It’s the Economy Stupid

Not since Adam Smith has an economic model been turned on its head so thoroughly.  Burning Man is a “gifting” economy.  There are only two things for sale – ice and coffee (or tea if you so choose).  Otherwise, everything is free – or gifted in the parlance of Black Rock City.  A lot of people misunderstand this approach and call it a “barter” economy.  Nothing could be farther from the truth.  Goods and services are given away at Burning Man, and nothing is expected in return.  Many people bring gifts with them in the form of trinkets or candy or (in our case) poems, but they’re given for pleasure and in appreciation, not for economic gain.

So what can you get for nothing?  Drinks (alcoholic or non-alcoholic), massages by trained therapists, yoga classes and even bicycle repair.  There are martini bars, margarita bars, Bloody Mary and Sangria parties – all for free.  If you want breakfast, several sites provide free pancakes, and all you need to bring is a plate.  People will stand in center camp and give away hundreds of bottles of water.  If you are out of sunscreen or forgot your toothbrush, you’re likely to be gifted what you need with a sense of joy and pleasure that is entirely unlike your local Wal-Mart.

One day, we were walking along a Black Rock City street and spotted a crudely built wheel of fortune sitting out on the side of the road.  We spun it.  Suddenly, someone from a nearby tent came rushing out to tell us that we had just won an apple martini.  As we left the surprise bar with our prizes, we came across a man barbecuing hot dogs on a grill in front of his tent.  He was giving them away to anyone who passed – including us.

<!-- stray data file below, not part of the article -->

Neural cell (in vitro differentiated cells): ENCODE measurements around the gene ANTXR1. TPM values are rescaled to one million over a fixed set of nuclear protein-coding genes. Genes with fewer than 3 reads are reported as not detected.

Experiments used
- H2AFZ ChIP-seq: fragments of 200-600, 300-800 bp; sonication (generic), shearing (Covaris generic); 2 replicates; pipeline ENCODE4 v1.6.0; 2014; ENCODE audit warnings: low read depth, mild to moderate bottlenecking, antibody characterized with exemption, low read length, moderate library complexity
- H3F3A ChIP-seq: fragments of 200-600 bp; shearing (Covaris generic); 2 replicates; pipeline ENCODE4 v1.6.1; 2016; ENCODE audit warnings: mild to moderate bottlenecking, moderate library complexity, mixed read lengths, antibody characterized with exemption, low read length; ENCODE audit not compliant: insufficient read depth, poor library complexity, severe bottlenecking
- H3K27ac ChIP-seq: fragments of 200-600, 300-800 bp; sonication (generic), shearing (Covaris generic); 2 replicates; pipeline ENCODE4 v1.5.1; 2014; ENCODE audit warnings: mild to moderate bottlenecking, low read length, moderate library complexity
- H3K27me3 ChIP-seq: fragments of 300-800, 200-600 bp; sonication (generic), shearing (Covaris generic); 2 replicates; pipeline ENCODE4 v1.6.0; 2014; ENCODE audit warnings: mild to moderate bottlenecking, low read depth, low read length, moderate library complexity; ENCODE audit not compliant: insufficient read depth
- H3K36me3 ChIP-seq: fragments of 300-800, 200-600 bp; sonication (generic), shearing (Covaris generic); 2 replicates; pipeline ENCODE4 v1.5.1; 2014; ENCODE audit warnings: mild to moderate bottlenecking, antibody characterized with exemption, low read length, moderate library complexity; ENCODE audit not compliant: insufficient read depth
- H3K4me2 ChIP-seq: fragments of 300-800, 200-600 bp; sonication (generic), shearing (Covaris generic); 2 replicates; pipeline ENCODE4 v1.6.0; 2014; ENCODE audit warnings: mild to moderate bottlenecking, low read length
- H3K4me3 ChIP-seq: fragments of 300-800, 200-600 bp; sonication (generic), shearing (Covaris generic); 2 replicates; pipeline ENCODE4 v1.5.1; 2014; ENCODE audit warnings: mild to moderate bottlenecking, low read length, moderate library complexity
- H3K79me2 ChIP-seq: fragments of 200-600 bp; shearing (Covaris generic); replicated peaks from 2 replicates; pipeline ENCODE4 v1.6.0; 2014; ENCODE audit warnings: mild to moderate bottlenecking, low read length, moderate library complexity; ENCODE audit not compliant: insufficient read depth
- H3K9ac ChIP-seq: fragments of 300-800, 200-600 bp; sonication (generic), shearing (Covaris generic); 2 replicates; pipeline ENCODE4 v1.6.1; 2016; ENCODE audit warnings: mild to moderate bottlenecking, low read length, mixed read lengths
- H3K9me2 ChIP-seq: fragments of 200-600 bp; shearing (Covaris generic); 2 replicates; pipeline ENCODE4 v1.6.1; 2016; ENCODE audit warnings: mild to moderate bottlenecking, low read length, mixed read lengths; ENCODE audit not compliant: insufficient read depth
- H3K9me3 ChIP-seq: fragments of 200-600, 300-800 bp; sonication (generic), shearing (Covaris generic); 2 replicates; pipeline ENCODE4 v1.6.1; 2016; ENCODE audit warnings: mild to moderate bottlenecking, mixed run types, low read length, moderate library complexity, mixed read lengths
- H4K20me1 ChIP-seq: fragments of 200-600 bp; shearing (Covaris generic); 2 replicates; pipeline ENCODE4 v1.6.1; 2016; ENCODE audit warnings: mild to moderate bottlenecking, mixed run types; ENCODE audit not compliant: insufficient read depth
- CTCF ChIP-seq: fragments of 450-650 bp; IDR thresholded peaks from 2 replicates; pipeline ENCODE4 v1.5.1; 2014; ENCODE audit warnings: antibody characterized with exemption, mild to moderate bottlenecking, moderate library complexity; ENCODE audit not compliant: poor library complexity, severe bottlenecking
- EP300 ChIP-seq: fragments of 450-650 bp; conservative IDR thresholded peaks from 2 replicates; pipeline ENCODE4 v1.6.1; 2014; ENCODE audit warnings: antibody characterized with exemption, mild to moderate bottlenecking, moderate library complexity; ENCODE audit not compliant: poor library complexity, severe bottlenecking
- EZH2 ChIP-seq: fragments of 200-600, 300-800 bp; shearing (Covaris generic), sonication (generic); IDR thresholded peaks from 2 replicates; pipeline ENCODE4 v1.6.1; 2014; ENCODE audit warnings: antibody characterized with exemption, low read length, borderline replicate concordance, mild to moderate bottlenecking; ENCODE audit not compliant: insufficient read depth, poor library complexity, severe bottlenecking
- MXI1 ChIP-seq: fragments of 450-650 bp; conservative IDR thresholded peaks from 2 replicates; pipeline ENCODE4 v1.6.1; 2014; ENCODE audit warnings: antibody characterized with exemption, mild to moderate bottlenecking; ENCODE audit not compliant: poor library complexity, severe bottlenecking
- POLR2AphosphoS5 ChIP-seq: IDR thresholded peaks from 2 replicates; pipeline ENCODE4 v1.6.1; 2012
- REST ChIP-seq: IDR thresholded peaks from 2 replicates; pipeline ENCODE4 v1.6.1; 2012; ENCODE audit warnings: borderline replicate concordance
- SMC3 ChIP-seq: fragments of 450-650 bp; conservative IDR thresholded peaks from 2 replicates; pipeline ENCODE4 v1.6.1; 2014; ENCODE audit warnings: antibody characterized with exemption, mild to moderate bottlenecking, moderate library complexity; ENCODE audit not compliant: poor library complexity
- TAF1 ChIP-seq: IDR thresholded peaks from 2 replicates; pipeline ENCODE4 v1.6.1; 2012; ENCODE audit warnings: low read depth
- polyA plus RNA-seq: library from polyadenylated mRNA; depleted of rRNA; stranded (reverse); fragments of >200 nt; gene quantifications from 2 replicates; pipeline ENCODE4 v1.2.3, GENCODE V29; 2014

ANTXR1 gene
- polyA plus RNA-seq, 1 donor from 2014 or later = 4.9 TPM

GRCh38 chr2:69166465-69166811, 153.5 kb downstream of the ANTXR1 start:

Lest you think the food and drink are bad, dangerous or laced with drugs, we loved the free goodies and experienced no problems whatsoever from ingesting them.  Of course, the alcoholic beverages worked their magic as always.

Keeping It Clean

“Leave No Trace” is the hallmark of Burning Man.  The Festival takes place on a pristine plot of desert that is owned and managed by the U.S. Bureau of Land Management, and the BLM expects its land to be left in perfect condition once the party is over.  Considering that nearly 40,000 attend, restoring the desert to its original state seems like a daunting task, but the Burning Man organization does it year after year.  It is  one reason the BLM continues issuing a license to the Festival annually.

The secret of Leave No Trace may be the absence of trash cans.  Unlike the mall or any normal public site, the only thing to do with your trash at Burning Man is to store it up and take it home.  But Leave No Trace is far more complex than the “pack it in, pack it out” rule implies.  For example, no grey water is permitted on the desert surface.  When you wash anything, you must capture the dirty water in a container, let it evaporate, or take it with you for disposal away from the desert.

As a burner, you’re expected to clean your campsite completely – including the removal of any substance (such as oil from your car) that may have dripped onto the Playa surface.  But you’re also expected to give at least two hours of your time to general clean-up.  As with most activities at Burning Man, this “community service” isn’t organized.  You’re on your own on what to do and how to do.

The actual tear down and clean-up of the full site is handled by Burning Man’s small professional staff plus a slew of volunteers who usually arrive early to set up the Festival and stay late to remove all evidence of its existence.

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Alan Markow, president of AM Communications, has worked in marketing, public relations and corporate communications for more than 30 years. His experience includes senior management positions in communications and Investor Relations at companies as diverse as National Semiconductor, GTE (now Verizon), Praxair, VLSI Technology, C-Cube Microsystems and JPMorgan Chase. He is now a free-lance writer for newspapers and magazines, and a blog writer on politics and other issues. Prior to starting his corporate career, he had been a broadcaster, journalist, advertising and PR copywriter and speechwriter. He served as a Navy journalist and broadcaster during the Vietnam era, where he was television and radio news director for the Armed Forces Radio and Television Service station in Keflavik, Iceland.